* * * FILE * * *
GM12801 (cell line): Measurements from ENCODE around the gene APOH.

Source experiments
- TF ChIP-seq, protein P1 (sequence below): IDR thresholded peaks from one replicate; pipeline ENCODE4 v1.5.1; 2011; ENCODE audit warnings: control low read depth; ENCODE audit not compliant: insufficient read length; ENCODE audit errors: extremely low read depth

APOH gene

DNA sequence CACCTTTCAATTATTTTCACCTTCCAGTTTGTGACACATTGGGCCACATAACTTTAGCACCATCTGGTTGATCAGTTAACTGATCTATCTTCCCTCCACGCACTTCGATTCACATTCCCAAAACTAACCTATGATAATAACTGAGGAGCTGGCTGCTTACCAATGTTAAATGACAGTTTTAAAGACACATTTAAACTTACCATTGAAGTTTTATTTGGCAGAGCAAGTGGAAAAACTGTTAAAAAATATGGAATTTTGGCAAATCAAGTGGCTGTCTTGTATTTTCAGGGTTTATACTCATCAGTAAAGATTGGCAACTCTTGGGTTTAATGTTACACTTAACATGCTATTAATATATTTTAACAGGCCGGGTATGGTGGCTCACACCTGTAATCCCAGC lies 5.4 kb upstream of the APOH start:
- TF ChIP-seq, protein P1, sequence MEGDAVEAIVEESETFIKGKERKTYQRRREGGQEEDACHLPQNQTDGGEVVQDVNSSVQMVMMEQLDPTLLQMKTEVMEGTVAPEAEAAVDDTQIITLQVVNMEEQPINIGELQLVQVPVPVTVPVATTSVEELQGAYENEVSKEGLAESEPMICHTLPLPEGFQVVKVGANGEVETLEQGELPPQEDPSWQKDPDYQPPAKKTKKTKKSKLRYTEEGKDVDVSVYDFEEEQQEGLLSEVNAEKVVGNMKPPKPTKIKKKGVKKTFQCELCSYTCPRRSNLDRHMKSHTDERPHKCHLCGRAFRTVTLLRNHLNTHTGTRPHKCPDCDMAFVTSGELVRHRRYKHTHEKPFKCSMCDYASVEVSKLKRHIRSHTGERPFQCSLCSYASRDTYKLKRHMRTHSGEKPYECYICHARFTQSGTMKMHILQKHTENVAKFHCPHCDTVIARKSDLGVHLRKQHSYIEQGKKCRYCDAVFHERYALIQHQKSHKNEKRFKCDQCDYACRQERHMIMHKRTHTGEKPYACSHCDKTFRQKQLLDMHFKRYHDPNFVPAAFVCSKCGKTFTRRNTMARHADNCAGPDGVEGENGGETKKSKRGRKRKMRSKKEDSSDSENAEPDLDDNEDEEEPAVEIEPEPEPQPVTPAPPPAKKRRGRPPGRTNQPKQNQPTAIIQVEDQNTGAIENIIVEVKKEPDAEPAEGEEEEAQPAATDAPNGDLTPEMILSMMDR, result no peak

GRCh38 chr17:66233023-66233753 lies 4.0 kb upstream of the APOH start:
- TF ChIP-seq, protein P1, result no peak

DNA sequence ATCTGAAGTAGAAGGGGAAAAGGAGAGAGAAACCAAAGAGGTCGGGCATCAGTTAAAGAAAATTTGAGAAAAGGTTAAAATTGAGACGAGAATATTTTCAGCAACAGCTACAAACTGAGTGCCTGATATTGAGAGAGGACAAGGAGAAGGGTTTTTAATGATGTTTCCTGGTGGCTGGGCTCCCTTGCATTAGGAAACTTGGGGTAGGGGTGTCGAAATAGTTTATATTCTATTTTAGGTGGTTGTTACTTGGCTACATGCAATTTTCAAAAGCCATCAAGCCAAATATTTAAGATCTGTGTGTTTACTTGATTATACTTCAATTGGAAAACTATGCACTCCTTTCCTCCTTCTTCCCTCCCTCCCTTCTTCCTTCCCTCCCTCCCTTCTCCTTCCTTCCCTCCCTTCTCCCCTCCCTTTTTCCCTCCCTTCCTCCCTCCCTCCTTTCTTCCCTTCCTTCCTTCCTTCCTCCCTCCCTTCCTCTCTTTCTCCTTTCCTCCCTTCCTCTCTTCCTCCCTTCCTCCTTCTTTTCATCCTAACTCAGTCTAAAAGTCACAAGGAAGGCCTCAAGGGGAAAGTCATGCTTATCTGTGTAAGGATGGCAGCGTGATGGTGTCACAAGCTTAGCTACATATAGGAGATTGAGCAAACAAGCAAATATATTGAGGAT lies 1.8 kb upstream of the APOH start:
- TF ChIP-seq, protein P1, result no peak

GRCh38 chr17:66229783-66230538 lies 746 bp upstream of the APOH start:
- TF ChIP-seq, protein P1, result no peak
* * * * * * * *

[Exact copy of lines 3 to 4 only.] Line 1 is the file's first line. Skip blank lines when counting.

- TF ChIP-seq, protein P1 (sequence below): IDR thresholded peaks from one replicate; pipeline ENCODE4 v1.5.1; 2011; ENCODE audit warnings: control low read depth; ENCODE audit not compliant: insufficient read length; ENCODE audit errors: extremely low read depth

APOH gene